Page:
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The 7 to 2

I recently made some time to sit down and watch the interview that Chase Jarvis did with Ramit Sethi a few years back about business advice for creatives.

In it, Ramit suggests that the two top excuses he hears people use for not being able to start their own businesses or side projects is because they don't have the time to do so or they don't have the ideas to execute on.

I paused and really thought about that comment for a while. It all sounded very familiar to me. I've heard similar sentiments from folks asking how to get started with selling products online or how to get going in the freelance world.

It's just that those words don't sit well with me. If you don't have time to do something, what you're really saying is that it isn't a priority for you. If you don't have an idea of what to work on, you're probably looking for inspiration in the wrong place.

It reminded me of being assigned to a group project way back in high school and always being the one who ended up doing all of the work. It's not that everyone else in my group didn't care about the project – they instead had a tendency to prioritize track meets, skateboarding, or going to the movies, and had someone else there who felt that the project was important enough to receive their full attention.

Or, the project idea that they came up with was trite, overdone, and not worthy of a favorable grade. It only would take a little extra unconventional thought to find something that works.

The Comfortable Mind

I get it. Sometimes I love sitting in my underwear, turning on GTA5 and seeing how much air I can get off of the ramp I found while driving in my Suburban. I think it's healthy for your brain to go through periods of non-productivity. It's normal to relax the creative muscle. But, just as James Altucher mentions in Choose Yourself, if you relax too long, it will atrophy, just as if you stopped doing those bench presses for a month.

You need to exercise your mind to get good at coming up with ideas. And you probably need to prioritize better in order to understand why you thought you didn't have time to do any of this beforehand.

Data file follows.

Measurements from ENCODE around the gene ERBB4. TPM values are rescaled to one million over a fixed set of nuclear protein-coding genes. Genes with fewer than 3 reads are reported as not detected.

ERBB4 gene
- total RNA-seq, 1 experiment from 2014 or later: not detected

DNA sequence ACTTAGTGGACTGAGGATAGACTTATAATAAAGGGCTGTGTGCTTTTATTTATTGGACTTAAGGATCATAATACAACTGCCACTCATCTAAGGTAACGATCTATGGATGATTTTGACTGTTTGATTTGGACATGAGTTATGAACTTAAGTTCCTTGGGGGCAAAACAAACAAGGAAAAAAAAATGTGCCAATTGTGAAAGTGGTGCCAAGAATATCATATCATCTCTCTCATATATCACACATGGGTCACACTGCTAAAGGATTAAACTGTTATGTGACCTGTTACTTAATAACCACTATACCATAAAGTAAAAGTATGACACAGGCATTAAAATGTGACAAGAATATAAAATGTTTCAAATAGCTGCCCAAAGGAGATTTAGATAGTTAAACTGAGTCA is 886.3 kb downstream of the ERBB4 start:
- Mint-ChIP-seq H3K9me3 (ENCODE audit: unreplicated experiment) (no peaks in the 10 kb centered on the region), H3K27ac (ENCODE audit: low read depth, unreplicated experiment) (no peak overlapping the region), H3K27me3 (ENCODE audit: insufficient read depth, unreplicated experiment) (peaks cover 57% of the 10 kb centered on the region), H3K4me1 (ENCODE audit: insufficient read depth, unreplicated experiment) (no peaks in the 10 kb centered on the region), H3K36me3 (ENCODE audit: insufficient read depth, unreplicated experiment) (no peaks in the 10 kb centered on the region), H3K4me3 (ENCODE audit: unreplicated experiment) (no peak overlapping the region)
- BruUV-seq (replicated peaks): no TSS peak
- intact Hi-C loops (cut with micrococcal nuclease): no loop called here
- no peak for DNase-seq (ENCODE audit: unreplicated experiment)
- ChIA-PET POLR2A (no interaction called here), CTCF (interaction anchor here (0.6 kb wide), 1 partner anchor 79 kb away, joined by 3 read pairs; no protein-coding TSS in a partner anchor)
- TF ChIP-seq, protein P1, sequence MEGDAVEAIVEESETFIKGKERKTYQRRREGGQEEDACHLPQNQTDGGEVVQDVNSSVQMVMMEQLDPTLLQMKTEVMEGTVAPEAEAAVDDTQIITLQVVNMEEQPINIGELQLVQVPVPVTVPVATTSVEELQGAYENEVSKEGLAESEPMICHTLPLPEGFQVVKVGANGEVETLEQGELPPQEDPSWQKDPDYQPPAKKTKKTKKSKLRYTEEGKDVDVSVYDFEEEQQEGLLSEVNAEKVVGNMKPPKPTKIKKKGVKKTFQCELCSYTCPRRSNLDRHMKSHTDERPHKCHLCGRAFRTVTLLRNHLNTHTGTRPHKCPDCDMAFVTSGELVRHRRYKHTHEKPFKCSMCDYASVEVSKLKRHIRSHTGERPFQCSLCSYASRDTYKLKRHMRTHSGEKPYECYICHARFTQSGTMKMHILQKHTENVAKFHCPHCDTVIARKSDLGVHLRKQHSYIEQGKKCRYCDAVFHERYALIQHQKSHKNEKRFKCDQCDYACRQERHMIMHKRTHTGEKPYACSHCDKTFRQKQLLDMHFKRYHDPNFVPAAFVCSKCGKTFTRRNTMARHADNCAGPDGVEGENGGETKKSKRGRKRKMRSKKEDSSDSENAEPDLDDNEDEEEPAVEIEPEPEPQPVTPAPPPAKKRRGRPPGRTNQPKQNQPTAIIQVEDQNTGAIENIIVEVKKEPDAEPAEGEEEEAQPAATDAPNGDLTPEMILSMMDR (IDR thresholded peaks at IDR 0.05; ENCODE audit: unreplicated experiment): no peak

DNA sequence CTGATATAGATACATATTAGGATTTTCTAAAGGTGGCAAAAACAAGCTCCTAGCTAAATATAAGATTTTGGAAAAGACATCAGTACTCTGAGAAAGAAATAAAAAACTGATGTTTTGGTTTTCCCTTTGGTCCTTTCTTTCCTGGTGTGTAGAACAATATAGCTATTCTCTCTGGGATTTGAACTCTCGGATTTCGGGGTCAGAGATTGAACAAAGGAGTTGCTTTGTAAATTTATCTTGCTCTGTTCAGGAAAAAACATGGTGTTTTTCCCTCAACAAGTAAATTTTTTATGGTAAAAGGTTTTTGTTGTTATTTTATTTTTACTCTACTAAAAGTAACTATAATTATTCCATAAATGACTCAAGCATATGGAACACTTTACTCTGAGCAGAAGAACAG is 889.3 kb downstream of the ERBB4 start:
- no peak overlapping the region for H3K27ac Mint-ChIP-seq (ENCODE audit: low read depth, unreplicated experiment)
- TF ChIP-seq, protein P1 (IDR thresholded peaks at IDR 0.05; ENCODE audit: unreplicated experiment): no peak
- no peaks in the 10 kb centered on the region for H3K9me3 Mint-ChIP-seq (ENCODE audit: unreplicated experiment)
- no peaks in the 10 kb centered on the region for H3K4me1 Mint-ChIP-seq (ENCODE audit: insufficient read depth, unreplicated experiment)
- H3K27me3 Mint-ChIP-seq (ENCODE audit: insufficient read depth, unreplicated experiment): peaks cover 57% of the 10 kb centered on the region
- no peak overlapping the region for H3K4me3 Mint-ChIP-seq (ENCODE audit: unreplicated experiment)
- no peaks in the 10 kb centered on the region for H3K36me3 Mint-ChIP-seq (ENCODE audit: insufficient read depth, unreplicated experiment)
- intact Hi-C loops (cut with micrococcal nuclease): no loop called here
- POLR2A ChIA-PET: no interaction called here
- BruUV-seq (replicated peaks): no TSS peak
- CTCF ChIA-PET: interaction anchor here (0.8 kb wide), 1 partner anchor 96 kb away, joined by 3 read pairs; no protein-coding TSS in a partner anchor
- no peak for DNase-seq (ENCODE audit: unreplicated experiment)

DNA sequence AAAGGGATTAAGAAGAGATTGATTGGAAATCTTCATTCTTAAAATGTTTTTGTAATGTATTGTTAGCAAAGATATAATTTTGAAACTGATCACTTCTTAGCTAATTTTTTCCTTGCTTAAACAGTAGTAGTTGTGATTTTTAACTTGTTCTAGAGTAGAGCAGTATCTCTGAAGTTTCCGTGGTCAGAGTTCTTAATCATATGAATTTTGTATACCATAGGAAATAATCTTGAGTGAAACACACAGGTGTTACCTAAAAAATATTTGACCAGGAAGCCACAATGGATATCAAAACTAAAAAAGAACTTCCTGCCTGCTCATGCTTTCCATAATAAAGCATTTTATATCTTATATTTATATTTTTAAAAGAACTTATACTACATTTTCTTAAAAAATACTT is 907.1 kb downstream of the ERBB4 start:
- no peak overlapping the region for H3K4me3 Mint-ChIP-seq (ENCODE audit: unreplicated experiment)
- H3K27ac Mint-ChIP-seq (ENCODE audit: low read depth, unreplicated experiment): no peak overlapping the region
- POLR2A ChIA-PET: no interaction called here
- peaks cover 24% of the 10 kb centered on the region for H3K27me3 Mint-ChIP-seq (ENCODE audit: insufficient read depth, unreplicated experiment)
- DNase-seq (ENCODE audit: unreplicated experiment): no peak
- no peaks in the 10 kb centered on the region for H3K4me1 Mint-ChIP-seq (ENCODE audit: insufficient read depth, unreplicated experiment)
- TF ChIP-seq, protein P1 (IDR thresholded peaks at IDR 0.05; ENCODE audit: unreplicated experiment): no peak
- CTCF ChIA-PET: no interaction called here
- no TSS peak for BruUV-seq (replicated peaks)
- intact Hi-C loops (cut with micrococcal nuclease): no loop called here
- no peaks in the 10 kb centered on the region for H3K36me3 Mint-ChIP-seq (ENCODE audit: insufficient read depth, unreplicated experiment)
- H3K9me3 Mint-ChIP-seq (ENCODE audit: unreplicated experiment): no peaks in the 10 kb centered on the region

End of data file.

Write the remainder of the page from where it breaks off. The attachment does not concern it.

What are you doing with your free time?

What kinds of things can you do to help inspire ideas?

Who can you talk to today?

What movie or presentation can you watch to learn something that you didn't know yesterday?

Where can you go to get a new outlook and different perspective on your ideas?

Where do you find your ideas flowing most freely?

Where is it easiest to tap into your creative energy?

I love hearing from unsure folks about small and somewhat risky decisions to branch out and try something new. On the other hand, I get bummed when I hear people wish they had the courage, the idea, or the time to do something that they wanted.

How you spend your 7pm to 2am has a direct effect on how you spend your 9am to 5pm.

Record something. Code something. Paint something. Sell something, build something, do something. Give yourself the time to draw up some new ideas and start acting on them. You'll be glad you did.

Everyone is an entrepreneur. The only skills you need to be an entrepreneur are the ability to fail, to have ideas, to sell those ideas, to execute on them, and to be persistent so even as you fail you learn and move onto the next adventure.

James Altucher

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About Dave Kiss
I'm a full-stack developer that started my own business and grew it to a sustainable level over the past few years. I'm happy to share my techniques, results, failures, successes, and ideas with you.